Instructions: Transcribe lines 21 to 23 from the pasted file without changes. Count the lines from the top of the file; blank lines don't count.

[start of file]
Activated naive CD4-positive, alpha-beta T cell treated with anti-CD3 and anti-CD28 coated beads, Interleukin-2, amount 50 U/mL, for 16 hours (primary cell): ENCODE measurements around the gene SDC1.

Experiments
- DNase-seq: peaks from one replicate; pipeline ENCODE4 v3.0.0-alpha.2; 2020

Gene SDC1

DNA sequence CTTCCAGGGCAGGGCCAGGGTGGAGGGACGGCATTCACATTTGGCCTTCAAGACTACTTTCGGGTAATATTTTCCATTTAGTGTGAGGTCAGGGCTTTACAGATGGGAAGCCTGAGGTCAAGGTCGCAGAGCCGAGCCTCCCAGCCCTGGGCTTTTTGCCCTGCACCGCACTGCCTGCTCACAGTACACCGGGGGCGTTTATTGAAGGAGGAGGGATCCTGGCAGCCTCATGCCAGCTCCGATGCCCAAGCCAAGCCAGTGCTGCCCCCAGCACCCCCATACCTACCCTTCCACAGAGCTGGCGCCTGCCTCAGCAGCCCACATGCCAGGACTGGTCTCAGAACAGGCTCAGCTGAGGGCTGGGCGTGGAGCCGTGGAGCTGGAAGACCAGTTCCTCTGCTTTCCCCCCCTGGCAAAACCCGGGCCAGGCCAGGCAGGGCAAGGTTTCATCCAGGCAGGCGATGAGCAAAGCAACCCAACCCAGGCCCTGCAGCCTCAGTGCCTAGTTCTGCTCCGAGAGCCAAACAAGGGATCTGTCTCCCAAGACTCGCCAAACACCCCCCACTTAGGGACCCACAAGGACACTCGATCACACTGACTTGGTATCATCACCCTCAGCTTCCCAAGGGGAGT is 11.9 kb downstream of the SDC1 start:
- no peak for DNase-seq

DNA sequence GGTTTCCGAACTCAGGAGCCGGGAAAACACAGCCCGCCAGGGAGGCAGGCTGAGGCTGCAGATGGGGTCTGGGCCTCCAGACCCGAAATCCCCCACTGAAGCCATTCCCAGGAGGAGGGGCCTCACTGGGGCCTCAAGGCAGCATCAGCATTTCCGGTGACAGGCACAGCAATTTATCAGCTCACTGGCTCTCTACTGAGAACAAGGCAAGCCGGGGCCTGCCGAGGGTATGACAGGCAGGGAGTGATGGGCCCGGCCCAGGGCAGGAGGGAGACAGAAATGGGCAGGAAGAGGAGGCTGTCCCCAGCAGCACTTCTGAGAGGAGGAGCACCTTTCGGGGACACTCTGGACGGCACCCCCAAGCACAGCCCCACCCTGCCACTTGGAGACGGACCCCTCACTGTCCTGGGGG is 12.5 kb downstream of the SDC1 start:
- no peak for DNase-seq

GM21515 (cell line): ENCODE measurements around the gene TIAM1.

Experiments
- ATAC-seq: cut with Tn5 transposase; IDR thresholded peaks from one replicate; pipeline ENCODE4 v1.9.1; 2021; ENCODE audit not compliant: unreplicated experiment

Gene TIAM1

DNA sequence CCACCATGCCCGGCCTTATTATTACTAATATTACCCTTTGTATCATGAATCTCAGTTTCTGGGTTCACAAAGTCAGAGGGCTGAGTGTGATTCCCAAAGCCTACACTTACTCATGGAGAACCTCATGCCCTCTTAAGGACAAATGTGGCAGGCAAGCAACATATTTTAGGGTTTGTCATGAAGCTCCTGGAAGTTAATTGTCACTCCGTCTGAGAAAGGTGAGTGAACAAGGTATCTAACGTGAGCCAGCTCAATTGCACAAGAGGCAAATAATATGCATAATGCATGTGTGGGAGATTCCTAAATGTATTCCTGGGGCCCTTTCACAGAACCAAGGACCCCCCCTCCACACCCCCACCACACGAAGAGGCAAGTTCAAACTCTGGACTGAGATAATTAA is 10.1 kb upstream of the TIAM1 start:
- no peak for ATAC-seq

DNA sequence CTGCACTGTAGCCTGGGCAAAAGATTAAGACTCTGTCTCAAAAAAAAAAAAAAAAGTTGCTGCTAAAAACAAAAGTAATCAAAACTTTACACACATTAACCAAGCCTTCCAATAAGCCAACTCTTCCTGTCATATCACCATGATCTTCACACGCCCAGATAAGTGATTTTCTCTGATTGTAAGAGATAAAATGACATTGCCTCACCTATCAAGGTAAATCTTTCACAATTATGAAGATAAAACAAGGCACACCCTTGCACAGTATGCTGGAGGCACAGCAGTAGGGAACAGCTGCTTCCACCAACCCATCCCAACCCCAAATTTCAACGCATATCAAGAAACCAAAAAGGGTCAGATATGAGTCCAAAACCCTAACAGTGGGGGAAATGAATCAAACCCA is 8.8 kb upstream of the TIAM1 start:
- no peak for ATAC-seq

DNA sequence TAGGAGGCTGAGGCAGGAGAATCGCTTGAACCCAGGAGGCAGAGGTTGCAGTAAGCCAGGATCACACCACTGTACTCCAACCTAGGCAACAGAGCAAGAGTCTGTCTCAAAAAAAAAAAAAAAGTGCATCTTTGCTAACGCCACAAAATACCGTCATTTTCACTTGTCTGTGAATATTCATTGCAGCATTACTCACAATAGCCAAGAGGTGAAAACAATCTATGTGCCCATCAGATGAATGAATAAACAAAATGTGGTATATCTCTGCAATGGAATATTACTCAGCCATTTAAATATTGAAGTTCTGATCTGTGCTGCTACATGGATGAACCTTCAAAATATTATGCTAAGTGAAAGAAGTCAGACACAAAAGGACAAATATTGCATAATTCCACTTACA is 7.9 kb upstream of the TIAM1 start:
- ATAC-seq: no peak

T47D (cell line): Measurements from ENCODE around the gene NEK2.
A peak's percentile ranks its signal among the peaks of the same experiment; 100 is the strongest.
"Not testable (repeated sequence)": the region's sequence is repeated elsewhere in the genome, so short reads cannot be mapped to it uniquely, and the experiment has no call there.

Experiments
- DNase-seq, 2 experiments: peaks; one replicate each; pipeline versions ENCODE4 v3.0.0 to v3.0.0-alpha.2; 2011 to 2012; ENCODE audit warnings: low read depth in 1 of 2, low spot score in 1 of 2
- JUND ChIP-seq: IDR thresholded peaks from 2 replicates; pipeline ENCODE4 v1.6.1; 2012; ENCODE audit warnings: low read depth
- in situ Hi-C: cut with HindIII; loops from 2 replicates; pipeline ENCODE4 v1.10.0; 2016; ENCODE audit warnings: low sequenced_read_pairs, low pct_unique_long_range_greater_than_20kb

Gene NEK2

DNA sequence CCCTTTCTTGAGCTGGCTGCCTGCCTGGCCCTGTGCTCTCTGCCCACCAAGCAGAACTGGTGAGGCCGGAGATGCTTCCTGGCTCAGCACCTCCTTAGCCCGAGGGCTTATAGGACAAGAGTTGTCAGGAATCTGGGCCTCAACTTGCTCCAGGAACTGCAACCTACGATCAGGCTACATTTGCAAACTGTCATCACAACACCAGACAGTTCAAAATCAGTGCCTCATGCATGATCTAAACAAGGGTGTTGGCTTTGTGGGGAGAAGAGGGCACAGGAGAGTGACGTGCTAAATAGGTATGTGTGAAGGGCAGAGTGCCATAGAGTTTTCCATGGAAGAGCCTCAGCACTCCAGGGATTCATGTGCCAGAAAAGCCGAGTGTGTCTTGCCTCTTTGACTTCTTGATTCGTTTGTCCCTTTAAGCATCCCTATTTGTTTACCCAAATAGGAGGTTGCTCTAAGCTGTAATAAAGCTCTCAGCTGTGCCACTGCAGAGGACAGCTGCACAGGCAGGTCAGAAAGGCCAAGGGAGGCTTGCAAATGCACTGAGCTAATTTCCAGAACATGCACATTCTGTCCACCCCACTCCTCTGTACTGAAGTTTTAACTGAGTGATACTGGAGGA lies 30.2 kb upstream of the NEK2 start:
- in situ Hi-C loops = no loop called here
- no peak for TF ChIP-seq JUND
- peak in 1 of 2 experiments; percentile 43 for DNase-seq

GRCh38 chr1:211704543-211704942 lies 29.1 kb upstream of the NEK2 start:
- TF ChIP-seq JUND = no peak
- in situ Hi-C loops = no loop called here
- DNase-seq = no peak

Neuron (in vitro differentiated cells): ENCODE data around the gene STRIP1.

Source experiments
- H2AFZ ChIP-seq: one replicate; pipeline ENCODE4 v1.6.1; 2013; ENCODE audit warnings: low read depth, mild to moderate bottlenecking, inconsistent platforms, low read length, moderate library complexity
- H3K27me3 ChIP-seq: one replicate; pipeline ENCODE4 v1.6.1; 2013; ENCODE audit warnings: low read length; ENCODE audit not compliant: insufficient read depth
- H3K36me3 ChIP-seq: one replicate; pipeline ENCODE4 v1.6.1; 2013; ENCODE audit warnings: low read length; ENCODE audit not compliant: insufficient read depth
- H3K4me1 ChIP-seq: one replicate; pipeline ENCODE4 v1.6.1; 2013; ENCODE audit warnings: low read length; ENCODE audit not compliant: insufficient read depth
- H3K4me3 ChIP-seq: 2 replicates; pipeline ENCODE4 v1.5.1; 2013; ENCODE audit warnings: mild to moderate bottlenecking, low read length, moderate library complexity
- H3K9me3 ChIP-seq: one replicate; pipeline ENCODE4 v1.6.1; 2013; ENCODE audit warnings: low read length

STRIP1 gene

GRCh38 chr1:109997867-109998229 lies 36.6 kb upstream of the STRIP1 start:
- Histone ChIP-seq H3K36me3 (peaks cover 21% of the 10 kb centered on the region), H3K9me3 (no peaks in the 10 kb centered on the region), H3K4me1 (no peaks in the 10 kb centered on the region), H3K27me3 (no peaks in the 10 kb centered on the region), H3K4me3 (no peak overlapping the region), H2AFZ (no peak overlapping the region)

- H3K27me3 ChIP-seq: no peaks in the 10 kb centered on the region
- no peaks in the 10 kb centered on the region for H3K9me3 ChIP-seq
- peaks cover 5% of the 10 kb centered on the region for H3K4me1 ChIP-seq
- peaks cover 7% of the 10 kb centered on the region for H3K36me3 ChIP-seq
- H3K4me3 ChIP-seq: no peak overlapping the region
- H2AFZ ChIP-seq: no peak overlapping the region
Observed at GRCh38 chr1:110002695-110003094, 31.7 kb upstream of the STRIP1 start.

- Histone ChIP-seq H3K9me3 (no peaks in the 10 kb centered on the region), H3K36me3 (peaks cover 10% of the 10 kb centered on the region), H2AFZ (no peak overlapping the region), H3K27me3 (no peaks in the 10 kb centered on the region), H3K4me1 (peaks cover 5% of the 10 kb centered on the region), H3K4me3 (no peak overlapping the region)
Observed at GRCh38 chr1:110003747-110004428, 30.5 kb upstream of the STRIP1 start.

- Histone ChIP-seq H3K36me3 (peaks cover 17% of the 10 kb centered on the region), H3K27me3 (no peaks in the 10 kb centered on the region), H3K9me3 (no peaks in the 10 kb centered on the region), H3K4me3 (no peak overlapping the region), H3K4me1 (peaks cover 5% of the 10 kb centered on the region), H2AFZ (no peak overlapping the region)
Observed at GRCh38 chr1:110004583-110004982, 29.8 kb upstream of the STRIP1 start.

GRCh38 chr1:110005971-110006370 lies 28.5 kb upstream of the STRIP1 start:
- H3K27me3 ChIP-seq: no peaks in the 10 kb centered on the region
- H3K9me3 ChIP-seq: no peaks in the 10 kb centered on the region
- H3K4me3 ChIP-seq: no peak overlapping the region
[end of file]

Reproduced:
"Not testable (repeated sequence)": the region's sequence is repeated elsewhere in the genome, so short reads cannot be mapped to it uniquely, and the experiment has no call there.

Experiments
- DNase-seq, 2 experiments: peaks; one replicate each; pipeline versions ENCODE4 v3.0.0 to v3.0.0-alpha.2; 2011 to 2012; ENCODE audit warnings: low read depth in 1 of 2, low spot score in 1 of 2